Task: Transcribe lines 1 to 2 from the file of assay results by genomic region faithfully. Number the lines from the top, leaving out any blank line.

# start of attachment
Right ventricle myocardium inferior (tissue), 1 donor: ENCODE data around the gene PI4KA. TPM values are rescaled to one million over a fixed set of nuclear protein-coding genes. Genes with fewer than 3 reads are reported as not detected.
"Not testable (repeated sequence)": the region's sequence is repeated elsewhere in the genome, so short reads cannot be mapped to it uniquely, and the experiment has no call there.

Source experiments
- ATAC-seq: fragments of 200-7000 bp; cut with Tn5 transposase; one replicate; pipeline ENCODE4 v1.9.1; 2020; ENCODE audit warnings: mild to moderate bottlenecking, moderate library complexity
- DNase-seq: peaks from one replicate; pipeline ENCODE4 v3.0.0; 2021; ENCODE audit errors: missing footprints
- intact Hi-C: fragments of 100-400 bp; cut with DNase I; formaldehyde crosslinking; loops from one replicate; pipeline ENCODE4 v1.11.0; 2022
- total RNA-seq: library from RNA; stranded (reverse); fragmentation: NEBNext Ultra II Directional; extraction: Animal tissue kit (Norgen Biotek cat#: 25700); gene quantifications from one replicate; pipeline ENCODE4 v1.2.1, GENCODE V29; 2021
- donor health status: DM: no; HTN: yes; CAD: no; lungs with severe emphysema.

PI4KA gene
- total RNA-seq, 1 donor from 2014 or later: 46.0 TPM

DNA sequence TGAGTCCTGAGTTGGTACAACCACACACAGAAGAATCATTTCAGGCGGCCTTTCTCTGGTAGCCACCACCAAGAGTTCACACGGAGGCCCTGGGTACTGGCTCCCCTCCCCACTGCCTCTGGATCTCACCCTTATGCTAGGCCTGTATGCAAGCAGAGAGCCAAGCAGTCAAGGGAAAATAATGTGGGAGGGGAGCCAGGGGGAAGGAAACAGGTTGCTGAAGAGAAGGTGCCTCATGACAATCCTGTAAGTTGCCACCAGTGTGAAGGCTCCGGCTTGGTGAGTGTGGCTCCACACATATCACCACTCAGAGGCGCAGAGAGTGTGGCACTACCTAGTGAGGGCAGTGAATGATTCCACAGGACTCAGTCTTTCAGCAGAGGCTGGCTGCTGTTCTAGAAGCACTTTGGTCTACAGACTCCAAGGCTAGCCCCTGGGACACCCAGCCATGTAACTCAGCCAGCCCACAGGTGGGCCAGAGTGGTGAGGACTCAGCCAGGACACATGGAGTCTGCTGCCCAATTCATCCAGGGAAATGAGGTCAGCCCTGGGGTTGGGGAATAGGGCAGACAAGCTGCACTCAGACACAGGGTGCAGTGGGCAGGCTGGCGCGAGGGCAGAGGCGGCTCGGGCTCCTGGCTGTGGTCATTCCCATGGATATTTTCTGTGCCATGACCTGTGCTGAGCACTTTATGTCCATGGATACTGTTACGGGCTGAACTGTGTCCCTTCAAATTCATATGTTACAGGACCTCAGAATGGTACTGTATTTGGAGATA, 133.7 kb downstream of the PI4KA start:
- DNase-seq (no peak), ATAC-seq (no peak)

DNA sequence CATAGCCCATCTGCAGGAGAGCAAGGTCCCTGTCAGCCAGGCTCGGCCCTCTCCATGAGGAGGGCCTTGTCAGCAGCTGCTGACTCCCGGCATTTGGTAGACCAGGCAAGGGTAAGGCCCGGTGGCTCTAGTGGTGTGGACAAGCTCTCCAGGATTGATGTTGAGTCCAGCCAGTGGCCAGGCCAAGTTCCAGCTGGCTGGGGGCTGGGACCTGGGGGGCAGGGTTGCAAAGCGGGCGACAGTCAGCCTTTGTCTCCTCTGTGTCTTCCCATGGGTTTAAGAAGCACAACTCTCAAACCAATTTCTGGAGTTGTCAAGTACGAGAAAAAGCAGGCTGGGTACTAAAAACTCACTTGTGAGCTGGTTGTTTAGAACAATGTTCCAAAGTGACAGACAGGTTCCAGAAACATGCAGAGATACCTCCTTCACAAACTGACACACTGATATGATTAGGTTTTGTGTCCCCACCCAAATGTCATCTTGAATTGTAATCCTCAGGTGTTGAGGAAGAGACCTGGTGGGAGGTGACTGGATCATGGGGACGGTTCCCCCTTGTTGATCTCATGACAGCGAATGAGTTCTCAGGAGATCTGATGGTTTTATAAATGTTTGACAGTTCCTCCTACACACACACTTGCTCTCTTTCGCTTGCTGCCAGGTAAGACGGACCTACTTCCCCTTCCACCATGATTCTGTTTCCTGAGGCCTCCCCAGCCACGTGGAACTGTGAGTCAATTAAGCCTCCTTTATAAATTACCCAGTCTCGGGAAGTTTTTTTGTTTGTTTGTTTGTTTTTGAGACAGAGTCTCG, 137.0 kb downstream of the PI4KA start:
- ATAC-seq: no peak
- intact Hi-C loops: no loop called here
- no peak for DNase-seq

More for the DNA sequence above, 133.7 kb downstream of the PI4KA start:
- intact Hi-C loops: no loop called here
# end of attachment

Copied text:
Right ventricle myocardium inferior (tissue), 1 donor: ENCODE data around the gene PI4KA. TPM values are rescaled to one million over a fixed set of nuclear protein-coding genes. Genes with fewer than 3 reads are reported as not detected.
"Not testable (repeated sequence)": the region's sequence is repeated elsewhere in the genome, so short reads cannot be mapped to it uniquely, and the experiment has no call there.